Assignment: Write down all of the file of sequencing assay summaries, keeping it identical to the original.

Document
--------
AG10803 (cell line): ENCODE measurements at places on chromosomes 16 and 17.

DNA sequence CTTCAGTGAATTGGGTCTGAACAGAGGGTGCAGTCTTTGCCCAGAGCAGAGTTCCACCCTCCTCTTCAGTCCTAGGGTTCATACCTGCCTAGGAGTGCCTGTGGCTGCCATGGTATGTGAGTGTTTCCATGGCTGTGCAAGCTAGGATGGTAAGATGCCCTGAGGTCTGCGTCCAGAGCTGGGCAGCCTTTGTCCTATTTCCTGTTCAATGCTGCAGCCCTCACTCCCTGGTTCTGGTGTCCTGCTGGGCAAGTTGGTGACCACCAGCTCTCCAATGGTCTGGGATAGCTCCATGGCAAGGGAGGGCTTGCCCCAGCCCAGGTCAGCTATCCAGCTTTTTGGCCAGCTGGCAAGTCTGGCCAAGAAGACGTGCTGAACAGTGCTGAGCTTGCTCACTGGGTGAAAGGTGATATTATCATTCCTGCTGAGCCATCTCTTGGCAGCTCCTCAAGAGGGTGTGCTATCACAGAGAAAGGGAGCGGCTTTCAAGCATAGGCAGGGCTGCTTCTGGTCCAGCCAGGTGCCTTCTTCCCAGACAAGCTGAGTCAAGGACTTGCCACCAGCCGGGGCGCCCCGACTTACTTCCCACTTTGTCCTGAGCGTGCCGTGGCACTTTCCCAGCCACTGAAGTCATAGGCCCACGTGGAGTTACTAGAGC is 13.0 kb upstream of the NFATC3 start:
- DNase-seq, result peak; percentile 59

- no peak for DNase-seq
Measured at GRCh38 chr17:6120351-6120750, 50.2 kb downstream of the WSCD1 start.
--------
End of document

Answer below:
AG10803 (cell line): ENCODE measurements at places on chromosomes 16 and 17.

DNA sequence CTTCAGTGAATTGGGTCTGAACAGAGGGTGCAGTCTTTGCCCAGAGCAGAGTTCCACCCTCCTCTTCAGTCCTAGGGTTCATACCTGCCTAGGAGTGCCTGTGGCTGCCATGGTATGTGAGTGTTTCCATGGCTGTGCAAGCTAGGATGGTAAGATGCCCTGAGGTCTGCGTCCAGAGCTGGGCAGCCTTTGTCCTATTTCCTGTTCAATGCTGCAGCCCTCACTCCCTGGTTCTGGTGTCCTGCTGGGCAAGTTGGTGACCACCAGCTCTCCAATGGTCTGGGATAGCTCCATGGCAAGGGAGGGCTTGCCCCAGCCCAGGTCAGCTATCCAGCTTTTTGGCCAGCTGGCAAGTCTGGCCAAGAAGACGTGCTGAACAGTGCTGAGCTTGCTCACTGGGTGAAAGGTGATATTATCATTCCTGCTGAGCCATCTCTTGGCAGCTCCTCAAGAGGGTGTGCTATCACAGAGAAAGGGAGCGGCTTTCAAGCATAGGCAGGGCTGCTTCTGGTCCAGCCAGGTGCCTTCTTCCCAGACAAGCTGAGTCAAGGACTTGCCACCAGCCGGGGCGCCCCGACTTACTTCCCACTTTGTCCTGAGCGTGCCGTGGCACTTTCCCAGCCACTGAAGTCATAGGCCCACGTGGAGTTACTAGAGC is 13.0 kb upstream of the NFATC3 start:
- DNase-seq, result peak; percentile 59

- no peak for DNase-seq
Measured at GRCh38 chr17:6120351-6120750, 50.2 kb downstream of the WSCD1 start.